Book review: The Color of Distance, by Amy Thomson

28 08 2016

Amy Thomson is an American SF writer whose work has won the John W Campbell Award. The Color of Distance, her second novel, was published in 1995 and was nominated for the Philip K Dick Award.


I decided to read this book with the expectation that it might be classifiable as hard SF. I don’t believe it does qualify fully on that score, for a couple of reasons. Nonetheless, it does many of the things I look for in a SF novel: detailed and self-consistent worldbuilding, effective character interplay, and a solid sense-of-wonder. I enjoyed it tremendously.

Xenobiologist Juna Saari lies dying in an alien rainforest when she’s found by two inquisitive, amphibious, arboreal Tendu. The rainforest dwellers nurse Juna back to health, at considerable cost: two of the members of Narmolom, their tribe, die as a result of their intervention, which sees Juna body-modified so as to avert a lethal allergic reaction to this world’s pollens. And as Juna learns to communicate with the Tendu (whose silent ‘speech’ is mediated by chameleonism, explaining the novel’s title), she discovers that these creatures, on whom she is forced to depend for her survival, view her with great resentment and distrust. Nonetheless, she is able to enlist their assistance in guiding her back through the forest to her survey’s base camp … only to discover that the landing craft has already broken camp, and the mothership is unavoidably preparing to leave this system for the jump back to Earth. Juna is left stranded on an alien world, with a wait of years before the survey ship can return to rescue her. She must integrate into the Tendu society or die.

Amy Thomson excels at showing us the world through the eyes of ‘the other’. In her first novel Virtual Girl (which I read almost two decades ago), she shows us the life of a sentient and anatomically female robot, trying to find a place for herself in human society; in The Color of Distance she gives us alternating chapters through the eyes of Juna and Ani, the Tendu tribesperson who is given responsibility for watching over, and educating, Juna. The biodiverse rainforest on which the Tendu depend for their survival is beautifully elaborated as the story unfolds, and the intricacies of Tendu society are very different from the norms of human behaviour, sometimes confrontingly so. Ani’s sponsor Ilto is one of the villagers dead after the rescue of Juna, with the result that Ani and Juna start the story as enemies. But they are enemies united by a shared responsibility: to redress the structural and environmental damage that was inflicted on the rainforest by Juna and her colleagues on the visiting Earth ship in their desire to learn the local ecology’s secrets without leaving any residual taint of earthlife when they decamp.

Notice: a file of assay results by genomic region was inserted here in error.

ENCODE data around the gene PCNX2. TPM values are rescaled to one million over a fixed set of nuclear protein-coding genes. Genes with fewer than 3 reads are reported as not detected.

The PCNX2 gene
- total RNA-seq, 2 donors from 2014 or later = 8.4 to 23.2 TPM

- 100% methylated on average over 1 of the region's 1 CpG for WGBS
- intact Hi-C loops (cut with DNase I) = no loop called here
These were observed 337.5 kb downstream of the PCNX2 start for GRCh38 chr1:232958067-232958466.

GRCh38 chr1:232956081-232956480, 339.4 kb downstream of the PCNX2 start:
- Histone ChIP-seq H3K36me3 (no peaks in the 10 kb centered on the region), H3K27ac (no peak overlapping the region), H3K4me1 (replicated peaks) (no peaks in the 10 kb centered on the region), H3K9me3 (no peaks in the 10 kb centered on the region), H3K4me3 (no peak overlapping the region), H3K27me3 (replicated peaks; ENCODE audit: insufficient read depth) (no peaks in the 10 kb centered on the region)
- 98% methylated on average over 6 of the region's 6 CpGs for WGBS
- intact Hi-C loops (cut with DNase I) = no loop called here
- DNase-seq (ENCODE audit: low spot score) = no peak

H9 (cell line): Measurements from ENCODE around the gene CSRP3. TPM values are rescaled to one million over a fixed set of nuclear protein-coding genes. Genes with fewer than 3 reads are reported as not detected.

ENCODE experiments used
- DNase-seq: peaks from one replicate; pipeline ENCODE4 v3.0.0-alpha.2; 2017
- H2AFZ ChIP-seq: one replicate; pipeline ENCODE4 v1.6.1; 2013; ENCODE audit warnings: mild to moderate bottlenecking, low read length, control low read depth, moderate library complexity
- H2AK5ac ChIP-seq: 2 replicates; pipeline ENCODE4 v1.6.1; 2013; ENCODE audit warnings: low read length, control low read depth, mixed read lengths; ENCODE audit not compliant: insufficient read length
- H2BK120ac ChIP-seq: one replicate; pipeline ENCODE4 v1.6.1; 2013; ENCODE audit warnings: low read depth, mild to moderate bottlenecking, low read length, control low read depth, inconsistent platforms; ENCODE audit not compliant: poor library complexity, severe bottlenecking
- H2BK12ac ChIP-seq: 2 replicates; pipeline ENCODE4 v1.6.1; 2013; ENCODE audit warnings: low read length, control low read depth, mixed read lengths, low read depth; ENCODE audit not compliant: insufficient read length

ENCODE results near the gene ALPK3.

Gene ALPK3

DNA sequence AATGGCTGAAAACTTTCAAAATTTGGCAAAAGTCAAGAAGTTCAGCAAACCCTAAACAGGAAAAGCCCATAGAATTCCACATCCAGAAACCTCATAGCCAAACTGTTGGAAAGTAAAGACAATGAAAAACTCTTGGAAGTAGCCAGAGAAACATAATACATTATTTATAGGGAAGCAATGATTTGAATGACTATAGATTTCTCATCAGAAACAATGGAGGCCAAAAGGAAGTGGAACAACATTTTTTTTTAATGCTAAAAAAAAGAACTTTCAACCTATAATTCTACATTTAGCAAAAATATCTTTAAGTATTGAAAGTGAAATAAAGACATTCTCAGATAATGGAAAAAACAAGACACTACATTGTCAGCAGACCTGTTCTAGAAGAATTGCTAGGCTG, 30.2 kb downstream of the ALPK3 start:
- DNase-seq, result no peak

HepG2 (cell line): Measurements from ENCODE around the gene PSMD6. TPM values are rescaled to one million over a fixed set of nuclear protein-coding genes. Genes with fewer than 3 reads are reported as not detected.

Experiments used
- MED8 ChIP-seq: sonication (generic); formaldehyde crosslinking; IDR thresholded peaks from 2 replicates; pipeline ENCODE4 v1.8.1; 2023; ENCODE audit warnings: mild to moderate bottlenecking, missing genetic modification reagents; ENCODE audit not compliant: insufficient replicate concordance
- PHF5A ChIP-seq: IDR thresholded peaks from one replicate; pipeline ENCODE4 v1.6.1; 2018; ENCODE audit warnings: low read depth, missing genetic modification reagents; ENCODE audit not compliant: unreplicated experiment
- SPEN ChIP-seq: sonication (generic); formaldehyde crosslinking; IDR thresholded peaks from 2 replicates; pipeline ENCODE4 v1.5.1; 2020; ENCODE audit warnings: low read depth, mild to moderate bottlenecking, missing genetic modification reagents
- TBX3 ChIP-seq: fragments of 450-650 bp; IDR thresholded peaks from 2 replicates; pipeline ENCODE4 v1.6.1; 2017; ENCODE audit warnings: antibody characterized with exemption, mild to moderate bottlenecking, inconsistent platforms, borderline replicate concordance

The reasons why I believe The Color of Distance cannot properly be classed as hard SF (and why, therefore, I haven’t packaged this review as part of my occasional ‘XX Hard SF’ series) are that it invokes a lazily handwavy version of faster-than-light travel—hyperspace—and, more seriously, that it imbues the Tendu with properties of mind-directed biochemical manipulation that are difficult not to be seen as magical. Other than these lapses in scientific veracity, the book adheres fairly faithfully to what we know, or might reasonably extrapolate, about the Universe. And it had me well hooked from quite early on.

Thomson’s impressively granular description of life within and around a subsistence-level tribe perfectly adapted to an alien rainforest is presented, for the most part, in local terminology that the reader assimilates as the narrative progresses: Ani is Ilto’s bami when the story begins, but her sitik dies when the new creature, whom Ilto helped heal through the process of allu-a, is nursed back to health, so it’s understandable that Ani is resentful of the visiting enkar‘s judgment that the new creature must become her atwa. The book does include a glossary that approximately defines these and other Tendu terms, but the glossary isn’t really necessary; the vocabulary explains itself, more or less, through the directions taken by the story. This immersive detail is one of the book’s strengths, and it helps to ensure that we are every bit as engaged with local Ani’s worldview as we are with the human interloper Juna. If, like me, you look for a vividness in the alien environment in your science fiction, I suspect you’ll find a lot to like in The Color of Distance. You’ll perhaps be less enthralled by it if your demand for dramatic tension is high: although there is considerable confrontation within the book, much of this is subtle in flavour and resolved with patience and negotiation rather than physical standoff. Of its type, though, it’s a highly effective story, satisfying and emotionally fulfilling: I cannot, off the top of my head, think of any other story I’ve read which has conveyed the alien experience with such clarity.

The novel is certainly complete in itself, but Thomson has written a sequel, Through Alien Eyes (1999), which may well also merit investigation.




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